January 02, 2014 - 9:13 AM
PENTICTON - "No one wants to play nice in the sandbox."
In nine words Penticton Coun. Andrew Jakubeit summed up the conflict between city council and Penticton Hospitality Association that has Tourism Penticton caught in the middle.
There's been a lot more words spoken from all sides in the fight to control the two per cent hotel room tax but from the position of residents it might look like kids scrapping when they should be getting along.
The one thing many can agree on is the need for a tourism entity promoting Penticton and in control of the tax which generates $400,000 in marketing money annually.
City council grilled the normally silent association in a face-to-face meeting about its performance since gaining control of the hotel room tax. They wanted to know how the association is spending taxpayer dollars for the purpose of external marketing of the city.
Association operations director Tim Hodgkinson took most of the heat from council, especially from Coun. John Vassilaki who accused the association of "hoarding" the $424,357. "You are not doing anything with it," Vassilaki said.
A few hotel owners along Lakeshore Drive also wondered. Rochester Resort manager Pattie Webster wanted to know where the money is going. "I haven't seen it going back into the community."
Hotel owner Trinka Pontes said Penticton tourism is hurting and it needs a boost. The association was to provide that but what happened next went unreported.
Hodgkinson said the association budgeted $315,000 for a 2013 marketing plan and $150,000 had already been earmarked or spent. The association also answered funding requests for events, such as Challenge Penticton, that can draw people to the community.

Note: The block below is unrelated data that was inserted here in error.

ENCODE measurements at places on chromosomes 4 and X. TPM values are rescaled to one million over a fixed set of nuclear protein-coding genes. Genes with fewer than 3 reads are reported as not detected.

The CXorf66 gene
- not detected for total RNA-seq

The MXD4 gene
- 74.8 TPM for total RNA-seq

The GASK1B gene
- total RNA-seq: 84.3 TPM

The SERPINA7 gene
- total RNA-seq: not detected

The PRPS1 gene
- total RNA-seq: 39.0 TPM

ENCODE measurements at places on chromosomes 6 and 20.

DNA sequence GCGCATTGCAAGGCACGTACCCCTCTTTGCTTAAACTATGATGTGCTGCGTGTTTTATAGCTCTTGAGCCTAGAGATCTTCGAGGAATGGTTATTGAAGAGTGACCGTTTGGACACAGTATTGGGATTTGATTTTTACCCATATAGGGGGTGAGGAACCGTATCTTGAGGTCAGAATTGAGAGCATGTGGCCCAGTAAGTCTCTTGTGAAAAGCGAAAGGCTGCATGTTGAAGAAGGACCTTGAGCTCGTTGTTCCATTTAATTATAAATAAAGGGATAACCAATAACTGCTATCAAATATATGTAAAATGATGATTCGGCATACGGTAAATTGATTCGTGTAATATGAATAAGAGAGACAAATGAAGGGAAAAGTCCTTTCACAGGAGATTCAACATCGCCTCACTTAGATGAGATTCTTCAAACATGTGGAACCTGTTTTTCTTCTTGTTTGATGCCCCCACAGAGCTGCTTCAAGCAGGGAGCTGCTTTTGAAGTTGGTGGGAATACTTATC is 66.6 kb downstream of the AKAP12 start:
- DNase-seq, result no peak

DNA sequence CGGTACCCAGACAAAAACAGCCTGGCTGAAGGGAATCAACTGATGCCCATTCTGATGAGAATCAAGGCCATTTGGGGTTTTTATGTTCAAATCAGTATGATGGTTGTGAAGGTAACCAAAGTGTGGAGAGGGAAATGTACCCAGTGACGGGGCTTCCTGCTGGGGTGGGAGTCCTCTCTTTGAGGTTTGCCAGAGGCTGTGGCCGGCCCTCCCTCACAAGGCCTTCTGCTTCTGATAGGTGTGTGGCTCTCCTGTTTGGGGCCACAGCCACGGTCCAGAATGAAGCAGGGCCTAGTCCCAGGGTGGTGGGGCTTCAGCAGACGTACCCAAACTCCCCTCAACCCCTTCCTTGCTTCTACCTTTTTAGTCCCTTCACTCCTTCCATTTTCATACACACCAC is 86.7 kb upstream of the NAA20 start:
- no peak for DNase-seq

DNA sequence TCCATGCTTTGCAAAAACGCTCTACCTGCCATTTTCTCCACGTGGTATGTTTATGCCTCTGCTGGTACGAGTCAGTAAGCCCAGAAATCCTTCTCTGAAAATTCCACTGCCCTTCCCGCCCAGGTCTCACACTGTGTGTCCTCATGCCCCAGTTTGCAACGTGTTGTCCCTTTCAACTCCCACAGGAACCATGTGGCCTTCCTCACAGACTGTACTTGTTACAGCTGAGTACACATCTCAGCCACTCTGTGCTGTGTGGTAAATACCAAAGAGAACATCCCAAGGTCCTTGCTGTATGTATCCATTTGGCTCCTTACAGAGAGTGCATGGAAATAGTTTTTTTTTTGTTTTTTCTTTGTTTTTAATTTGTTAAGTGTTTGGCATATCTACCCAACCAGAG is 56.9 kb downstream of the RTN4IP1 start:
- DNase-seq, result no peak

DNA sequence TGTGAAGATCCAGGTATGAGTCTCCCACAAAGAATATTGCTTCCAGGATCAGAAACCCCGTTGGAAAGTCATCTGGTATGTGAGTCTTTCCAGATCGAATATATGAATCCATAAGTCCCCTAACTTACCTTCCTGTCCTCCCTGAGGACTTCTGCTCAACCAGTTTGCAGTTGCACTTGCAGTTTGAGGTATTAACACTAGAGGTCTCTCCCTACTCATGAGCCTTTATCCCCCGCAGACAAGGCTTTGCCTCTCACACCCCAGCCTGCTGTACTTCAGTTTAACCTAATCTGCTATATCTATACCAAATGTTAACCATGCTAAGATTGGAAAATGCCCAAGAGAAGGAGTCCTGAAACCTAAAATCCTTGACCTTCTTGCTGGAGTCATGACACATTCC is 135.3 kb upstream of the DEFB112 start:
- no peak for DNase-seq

These successes didn't make the city happy with council accusing the association of breaking its contract. It ordered the association to give its funding to Tourism Penticton.
"Council does not take this kind of decision lightly," Mayor Garry Litke said. Audited financial statements obtained by the city showed a large amount of money was unspent and this was "contrary to the destination marketing strategy."
The mayor declined to give an opinion on the possibility of the association looking for an appeal or starting a lawsuit, how recent meetings with the association went and anything else dealing with the hotel room tax as of last week.
Chief financial officer Colin Fisher confirmed the city spent $21,000 in legal fees as of Nov. 8, in its fight with the association. In response the association hired a Kelowna law firm.
To contact a reporter for this story, to send photos or videos, email Shannon Quesnel at email@example.com, call 250-488-3065, send tweets to @shannonquesnel1 or @InfoNewsPentict.
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